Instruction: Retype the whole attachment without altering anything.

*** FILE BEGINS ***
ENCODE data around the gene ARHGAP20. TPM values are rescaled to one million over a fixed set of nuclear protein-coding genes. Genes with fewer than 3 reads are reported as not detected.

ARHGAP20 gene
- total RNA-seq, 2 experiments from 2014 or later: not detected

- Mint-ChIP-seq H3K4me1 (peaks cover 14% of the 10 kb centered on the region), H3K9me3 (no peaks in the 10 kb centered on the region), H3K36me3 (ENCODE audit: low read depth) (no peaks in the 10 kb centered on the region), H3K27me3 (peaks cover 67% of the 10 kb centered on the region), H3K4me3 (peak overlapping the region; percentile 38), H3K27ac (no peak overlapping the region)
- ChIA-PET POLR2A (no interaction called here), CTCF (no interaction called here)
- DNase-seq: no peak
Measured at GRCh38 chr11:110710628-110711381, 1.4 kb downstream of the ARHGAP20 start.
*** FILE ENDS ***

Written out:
ENCODE data around the gene ARHGAP20. TPM values are rescaled to one million over a fixed set of nuclear protein-coding genes. Genes with fewer than 3 reads are reported as not detected.

ARHGAP20 gene
- total RNA-seq, 2 experiments from 2014 or later: not detected

- Mint-ChIP-seq H3K4me1 (peaks cover 14% of the 10 kb centered on the region), H3K9me3 (no peaks in the 10 kb centered on the region), H3K36me3 (ENCODE audit: low read depth) (no peaks in the 10 kb centered on the region), H3K27me3 (peaks cover 67% of the 10 kb centered on the region), H3K4me3 (peak overlapping the region; percentile 38), H3K27ac (no peak overlapping the region)
- ChIA-PET POLR2A (no interaction called here), CTCF (no interaction called here)
- DNase-seq: no peak
Measured at GRCh38 chr11:110710628-110711381, 1.4 kb downstream of the ARHGAP20 start.